Advocacy

Involvement in Art Contests and Competitions for Students at the Secondary Level

Student participation in art contests and competitions is a controversial subject which has long been a matter of concern for members of the art education profession at the junior high and senior high school levels.

The NAEA recognizes that art competitions can serve as a positive experience for those students who wish to enter such contests and who possess sufficient emotional maturity to separate the concept of losing from the idea of rejection as a person. The advisability of a certain group or individuals entering art competitions usually falls to the judgment of the art teacher who has the knowledge and understanding of both the competition and the maturity of the involved students.

Whenever it is the responsibility of the art teacher to supervise and/or endorse the entry of a secondary level group or individual in art contests and competitions, the NAEA extends the following guidelines:

  1. The art teacher should assume the responsibility of making known to the students involved the specific rules of the art competition and the specific criteria upon which the artwork will judged.

  2. No work which has been directly copied from any published source should ever be entered into a competition unless the student has creatively modified or reinterpreted the original work using the student’s own vision or style. Only work which is the unique creation of the individual student should be entered in competitions.

    Art teachers must be vigilant in making a distinction about the difference between blatant copying and inventive incorporation of borrowed motifs for a creative statement. Contemporary artists such as Andy Warhol, Robert Rauschenberg, and Jasper Johns incorporate recognizable motifs and symbols into their works, adapting the image to their own creative ends.

    Students whose desire for visual representation is limited by environment or experience may have to rely on a published image as a guide when producing a work, but the student’s artwork must modify or reinterpret the original idea in order to be acceptable for competition. Henri Rousseau is an example of an artist who had to interpret second-hand the experiences of others when portraying the birds and beasts in his jungle paintings.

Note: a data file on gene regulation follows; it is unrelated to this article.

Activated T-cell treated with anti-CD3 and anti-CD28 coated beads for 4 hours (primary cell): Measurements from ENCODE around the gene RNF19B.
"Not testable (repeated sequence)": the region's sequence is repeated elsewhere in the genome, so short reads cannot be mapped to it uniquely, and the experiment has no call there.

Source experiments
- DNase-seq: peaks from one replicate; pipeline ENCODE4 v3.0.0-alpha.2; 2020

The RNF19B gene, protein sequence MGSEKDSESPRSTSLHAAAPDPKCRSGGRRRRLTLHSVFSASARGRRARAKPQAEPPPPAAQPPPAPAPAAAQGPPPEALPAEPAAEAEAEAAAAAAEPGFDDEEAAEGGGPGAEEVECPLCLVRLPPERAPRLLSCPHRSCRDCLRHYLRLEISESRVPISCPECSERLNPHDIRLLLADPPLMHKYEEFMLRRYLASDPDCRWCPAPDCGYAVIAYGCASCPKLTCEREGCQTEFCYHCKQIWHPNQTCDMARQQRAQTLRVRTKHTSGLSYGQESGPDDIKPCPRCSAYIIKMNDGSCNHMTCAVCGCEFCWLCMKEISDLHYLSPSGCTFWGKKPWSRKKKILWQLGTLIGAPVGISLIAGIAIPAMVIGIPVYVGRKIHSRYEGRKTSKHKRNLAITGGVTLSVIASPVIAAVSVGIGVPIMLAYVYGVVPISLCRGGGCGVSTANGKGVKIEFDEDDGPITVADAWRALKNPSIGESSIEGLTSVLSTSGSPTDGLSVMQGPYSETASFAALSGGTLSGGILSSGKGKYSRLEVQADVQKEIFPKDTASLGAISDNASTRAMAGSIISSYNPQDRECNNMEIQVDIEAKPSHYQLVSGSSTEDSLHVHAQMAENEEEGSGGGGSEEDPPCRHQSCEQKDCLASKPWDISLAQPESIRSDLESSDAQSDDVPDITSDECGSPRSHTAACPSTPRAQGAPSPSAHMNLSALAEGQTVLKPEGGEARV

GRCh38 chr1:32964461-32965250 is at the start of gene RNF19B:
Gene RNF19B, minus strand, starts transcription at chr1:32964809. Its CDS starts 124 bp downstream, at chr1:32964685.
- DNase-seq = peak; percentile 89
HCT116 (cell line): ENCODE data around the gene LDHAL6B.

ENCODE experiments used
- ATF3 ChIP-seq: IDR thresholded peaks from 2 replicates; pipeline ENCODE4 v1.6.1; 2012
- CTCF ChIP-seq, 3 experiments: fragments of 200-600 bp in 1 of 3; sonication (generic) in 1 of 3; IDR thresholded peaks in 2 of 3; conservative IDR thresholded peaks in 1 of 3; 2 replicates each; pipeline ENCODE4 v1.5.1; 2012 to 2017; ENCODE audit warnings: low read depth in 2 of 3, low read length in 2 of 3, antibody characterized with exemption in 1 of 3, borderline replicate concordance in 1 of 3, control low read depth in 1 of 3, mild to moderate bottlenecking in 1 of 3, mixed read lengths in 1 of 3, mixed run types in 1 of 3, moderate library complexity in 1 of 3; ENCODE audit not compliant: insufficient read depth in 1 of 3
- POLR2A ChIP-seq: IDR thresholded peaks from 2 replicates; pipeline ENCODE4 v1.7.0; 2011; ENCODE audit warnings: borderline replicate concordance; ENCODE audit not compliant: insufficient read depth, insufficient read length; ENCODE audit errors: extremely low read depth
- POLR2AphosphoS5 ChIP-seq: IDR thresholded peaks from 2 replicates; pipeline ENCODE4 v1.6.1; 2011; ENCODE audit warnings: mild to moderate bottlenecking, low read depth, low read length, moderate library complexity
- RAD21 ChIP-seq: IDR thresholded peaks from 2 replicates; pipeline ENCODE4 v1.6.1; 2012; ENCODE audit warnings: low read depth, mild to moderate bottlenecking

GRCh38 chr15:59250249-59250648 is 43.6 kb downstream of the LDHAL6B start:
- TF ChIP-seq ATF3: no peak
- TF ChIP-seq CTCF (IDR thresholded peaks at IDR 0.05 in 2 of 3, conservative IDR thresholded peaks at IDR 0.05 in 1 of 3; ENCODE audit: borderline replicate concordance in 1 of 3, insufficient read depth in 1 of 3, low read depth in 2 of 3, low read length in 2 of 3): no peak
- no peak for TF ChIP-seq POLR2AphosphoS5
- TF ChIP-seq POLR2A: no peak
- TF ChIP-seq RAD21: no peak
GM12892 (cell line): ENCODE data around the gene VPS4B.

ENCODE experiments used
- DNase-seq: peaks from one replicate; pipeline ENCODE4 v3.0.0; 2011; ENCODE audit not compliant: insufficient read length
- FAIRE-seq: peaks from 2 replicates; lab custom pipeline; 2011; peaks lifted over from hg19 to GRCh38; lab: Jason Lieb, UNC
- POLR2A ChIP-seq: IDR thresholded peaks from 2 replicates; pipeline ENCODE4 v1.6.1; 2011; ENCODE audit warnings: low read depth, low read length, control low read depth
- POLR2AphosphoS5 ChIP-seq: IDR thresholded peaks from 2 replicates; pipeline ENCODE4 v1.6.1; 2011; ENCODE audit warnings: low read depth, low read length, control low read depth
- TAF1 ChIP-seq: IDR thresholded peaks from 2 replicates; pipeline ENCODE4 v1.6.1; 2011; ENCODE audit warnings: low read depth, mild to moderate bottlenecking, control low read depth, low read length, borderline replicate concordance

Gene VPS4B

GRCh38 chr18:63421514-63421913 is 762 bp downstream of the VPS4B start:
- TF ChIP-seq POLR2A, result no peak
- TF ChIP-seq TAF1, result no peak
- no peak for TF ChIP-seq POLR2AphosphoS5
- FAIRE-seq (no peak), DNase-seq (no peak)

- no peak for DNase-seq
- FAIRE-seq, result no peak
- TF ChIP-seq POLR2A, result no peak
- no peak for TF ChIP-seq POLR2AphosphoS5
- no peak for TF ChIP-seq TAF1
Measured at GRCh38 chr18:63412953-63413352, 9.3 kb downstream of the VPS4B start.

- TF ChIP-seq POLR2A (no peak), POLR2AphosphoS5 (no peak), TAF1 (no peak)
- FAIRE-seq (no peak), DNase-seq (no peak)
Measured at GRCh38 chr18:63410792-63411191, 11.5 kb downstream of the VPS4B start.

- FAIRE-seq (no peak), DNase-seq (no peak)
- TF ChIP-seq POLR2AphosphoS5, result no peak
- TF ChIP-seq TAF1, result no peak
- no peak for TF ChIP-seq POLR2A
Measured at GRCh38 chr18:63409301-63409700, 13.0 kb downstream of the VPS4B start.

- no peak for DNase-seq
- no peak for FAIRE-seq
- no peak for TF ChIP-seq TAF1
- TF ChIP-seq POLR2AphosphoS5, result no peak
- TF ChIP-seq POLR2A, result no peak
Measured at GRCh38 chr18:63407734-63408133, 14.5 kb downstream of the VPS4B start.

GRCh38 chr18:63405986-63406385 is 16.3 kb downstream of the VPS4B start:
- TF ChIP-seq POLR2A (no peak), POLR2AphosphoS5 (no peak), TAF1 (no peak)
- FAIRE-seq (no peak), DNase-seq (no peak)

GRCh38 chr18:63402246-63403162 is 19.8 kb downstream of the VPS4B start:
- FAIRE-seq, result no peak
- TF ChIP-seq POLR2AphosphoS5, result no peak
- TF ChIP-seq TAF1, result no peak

3. Students should not engage in reproducing other artists’ visual images for the purpose of presenting them as their own creative work in competitions.

  4. The art teacher should assume the responsibility of making the ethics of art competition known to students and to refuse to approve the entry of student work which carries any doubt as to its authenticity and originality. Keeping this policy in mind will also help avoid copyright infringement problems for the student artist.

  5. The art teacher should assume the responsibility for aiding students in understanding that judgment of the work of art in any given contest is not a judgment of the worth of the individual who created the work, but only of the work itself in one particular instance.

    Art competition at the secondary level can be a healthy and rewarding experience. Students should, through their art instruction, have gained some understanding of aesthetic and qualitative criteria for judging the merit and quality of artworks, their own and others. Most student at this level can enter competitions and grow artistically and emotionally as a result of having their work judged against that of their peers. It is the responsibility of the art teacher to help ensure that secondary involvement is kept on the highest ethical level and that the competition is a positive experience for all.

Adoption: Approved by the Delegates Assembly and the NAEA Board of Directors, April 1988. Los Angeles, California. {Board of Directors, April, 1988, Motion #18}

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